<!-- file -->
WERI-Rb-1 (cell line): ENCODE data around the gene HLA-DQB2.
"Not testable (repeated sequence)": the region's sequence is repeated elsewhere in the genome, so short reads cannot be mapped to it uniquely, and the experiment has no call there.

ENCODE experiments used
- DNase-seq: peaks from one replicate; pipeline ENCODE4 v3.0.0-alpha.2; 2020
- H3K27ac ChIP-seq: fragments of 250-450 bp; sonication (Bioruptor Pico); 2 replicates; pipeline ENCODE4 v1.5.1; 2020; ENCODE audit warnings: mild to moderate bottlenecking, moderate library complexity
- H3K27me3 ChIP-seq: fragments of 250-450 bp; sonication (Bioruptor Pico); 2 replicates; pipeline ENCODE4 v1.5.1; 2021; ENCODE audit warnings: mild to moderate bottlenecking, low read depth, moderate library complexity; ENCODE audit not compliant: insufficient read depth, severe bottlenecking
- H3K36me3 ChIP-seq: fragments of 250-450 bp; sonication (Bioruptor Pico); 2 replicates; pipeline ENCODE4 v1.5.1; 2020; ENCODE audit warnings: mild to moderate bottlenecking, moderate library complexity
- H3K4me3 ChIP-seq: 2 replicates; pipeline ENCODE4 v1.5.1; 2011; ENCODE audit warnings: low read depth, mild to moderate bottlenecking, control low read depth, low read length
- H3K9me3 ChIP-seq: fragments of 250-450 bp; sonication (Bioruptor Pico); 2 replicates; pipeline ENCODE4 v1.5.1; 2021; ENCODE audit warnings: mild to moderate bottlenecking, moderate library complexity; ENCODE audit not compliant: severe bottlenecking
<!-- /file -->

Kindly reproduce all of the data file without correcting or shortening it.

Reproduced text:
WERI-Rb-1 (cell line): ENCODE data around the gene HLA-DQB2.
"Not testable (repeated sequence)": the region's sequence is repeated elsewhere in the genome, so short reads cannot be mapped to it uniquely, and the experiment has no call there.

ENCODE experiments used
- DNase-seq: peaks from one replicate; pipeline ENCODE4 v3.0.0-alpha.2; 2020
- H3K27ac ChIP-seq: fragments of 250-450 bp; sonication (Bioruptor Pico); 2 replicates; pipeline ENCODE4 v1.5.1; 2020; ENCODE audit warnings: mild to moderate bottlenecking, moderate library complexity
- H3K27me3 ChIP-seq: fragments of 250-450 bp; sonication (Bioruptor Pico); 2 replicates; pipeline ENCODE4 v1.5.1; 2021; ENCODE audit warnings: mild to moderate bottlenecking, low read depth, moderate library complexity; ENCODE audit not compliant: insufficient read depth, severe bottlenecking
- H3K36me3 ChIP-seq: fragments of 250-450 bp; sonication (Bioruptor Pico); 2 replicates; pipeline ENCODE4 v1.5.1; 2020; ENCODE audit warnings: mild to moderate bottlenecking, moderate library complexity
- H3K4me3 ChIP-seq: 2 replicates; pipeline ENCODE4 v1.5.1; 2011; ENCODE audit warnings: low read depth, mild to moderate bottlenecking, control low read depth, low read length
- H3K9me3 ChIP-seq: fragments of 250-450 bp; sonication (Bioruptor Pico); 2 replicates; pipeline ENCODE4 v1.5.1; 2021; ENCODE audit warnings: mild to moderate bottlenecking, moderate library complexity; ENCODE audit not compliant: severe bottlenecking